In order for businesses to get the best out of Millennials in the workplace, they need to understand the unique set of circumstances they have grown up in which has shaped their attitude today.
Millennials, born between 1981-1995, will represent 35% of the workforce by 2020* and they have plenty to offer employers. However, The Health Insurance Group warns that if employers fail to acknowledge what drives Millennials, and accommodate their needs, they risk losing out on one of the largest talent pools in the workforce.
Millennials face unique fiscal challenges; so much so that 64% of calls made to debt management charity StepChange are from people under the age of 40. They are set to be the first generation less affluent than their parents, less likely to own a home in comparison to those born only five to ten years earlier and have experienced the tripling of university fees. So employers that offer financial benefits to help them better manage their current monetary situation, such as financial education and cash plans that provide discounts for everyday medical needs, can be of great value to Millennials.
Social media and technology
Millennial singer Sam Smith recently highlighted body shaming and lack of repercussions for trolling as a huge issue for his generation, in a recent interview with ‘I Weigh’ founder Jameela Jamil. The love/hate relationship Millennials have with social media is something employers need to navigate carefully. On the one hand it enables them to feel better connected to others (and as a notoriously sociable demographic, it’s something they deeply value) and on the other hand it has given rise to instant abuse and bullying. It can also be the source of trouble, with over-reliance on mobile phones and the ‘always on’ culture taking its toll on mental health.
Similarly, technology can improve lives – with mental health wellbeing apps helping to alleviate anxieties, for example – so employers need to offer technology solutions to engage millennials, but also know the warning signs and provide help if it takes a darker turn.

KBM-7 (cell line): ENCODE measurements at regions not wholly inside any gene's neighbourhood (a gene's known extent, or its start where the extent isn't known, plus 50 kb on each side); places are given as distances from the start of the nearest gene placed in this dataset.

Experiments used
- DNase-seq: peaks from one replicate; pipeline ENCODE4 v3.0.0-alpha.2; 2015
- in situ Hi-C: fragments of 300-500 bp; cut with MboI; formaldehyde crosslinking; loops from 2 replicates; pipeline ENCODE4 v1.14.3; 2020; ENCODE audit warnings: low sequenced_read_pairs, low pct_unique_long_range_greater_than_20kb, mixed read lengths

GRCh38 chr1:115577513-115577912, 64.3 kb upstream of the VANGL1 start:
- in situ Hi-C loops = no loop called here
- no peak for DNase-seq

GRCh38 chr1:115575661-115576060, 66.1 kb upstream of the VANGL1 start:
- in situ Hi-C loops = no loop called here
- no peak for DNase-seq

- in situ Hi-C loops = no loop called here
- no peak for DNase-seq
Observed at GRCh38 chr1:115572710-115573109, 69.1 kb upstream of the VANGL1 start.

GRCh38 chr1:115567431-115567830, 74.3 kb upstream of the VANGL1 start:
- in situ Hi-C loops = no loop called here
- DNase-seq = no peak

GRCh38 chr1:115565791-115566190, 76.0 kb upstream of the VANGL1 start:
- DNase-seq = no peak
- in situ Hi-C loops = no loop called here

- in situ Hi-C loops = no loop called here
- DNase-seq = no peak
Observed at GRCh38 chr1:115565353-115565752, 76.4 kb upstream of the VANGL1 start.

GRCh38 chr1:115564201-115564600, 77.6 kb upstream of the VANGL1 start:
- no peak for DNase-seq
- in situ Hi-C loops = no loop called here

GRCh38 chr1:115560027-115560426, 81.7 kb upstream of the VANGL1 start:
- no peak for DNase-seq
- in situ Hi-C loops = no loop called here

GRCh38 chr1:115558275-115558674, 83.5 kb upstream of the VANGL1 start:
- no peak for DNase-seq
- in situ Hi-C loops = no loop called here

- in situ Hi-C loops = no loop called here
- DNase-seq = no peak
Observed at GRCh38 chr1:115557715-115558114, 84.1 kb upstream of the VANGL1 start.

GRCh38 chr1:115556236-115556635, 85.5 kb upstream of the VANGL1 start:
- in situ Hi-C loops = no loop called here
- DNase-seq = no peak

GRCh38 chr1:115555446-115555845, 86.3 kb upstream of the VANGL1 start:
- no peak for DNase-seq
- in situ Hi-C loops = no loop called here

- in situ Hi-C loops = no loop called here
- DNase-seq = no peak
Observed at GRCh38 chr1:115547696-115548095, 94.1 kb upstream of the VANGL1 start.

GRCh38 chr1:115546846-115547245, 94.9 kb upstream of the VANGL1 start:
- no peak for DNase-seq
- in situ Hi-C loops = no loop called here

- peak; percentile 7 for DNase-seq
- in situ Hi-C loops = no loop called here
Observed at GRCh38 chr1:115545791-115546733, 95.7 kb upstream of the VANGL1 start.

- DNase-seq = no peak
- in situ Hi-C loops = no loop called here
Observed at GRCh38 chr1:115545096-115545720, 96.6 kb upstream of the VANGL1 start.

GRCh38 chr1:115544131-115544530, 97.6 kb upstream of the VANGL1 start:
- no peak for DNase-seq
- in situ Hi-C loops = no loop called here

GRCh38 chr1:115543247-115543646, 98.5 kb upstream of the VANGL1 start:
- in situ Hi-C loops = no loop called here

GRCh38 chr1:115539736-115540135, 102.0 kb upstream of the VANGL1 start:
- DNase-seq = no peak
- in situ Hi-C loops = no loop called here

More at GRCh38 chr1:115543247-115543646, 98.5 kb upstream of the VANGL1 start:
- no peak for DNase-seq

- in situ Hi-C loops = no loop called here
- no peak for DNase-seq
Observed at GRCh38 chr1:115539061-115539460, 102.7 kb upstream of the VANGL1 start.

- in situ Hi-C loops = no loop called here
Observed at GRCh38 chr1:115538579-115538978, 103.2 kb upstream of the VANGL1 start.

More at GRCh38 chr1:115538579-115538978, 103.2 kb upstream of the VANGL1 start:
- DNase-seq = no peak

While some in this generation are super health-conscious, Millennials are also on track to be the most obese generation yet. Employers are in a perfect position to help this tech-savvy generation maintain their health more effectively, such as by linking health initiatives to their smart watches and phones – enabling them to track their lifestyle and choices. Offering discounted gym membership through employee benefits, or staff exercise classes, helping them to stay fit whilst technology tracks their progress. Providing the time and tools needed to help Millennials stay on top of their health goes a long way with engagement.
Research finds that Millennial loyalty to businesses is low, citing inflexibility and focus on profit over social causes as key drivers to only staying in role a few years. The trend appears to be felt by their younger counterparts in Generation Z too. It’s this set of circumstances that has also been part of the reason for driving the gig economy, providing flexible working and meaningful roles to Millennials that haven’t found this with larger employers. But the gig economy also has negatives, such as blurring of work-life boundaries and driving down costs of work through increased competition. So businesses that offer flexible working, a strong CSR policy, allowing staff to factor in time for maintaining their health, could be just the solution Millennials are looking for.
Brett Hill, managing director at The Health Insurance Group, comments:
“Employers need to realise the complexity of each different generation in the workplace, in order to get the best out of them. Millennials represent a significant section of the workforce, so it’s important that businesses take time to consider how to attract and retain them. While a one-size-fits-all approach mustn’t be taken when it comes to looking at age demographics in the workplace, understanding the context in which an employee has grown up in can provide valuable insights into what drives and motivates them. And that can mean the difference between employee benefits really being valued, and of value to the company, or not.”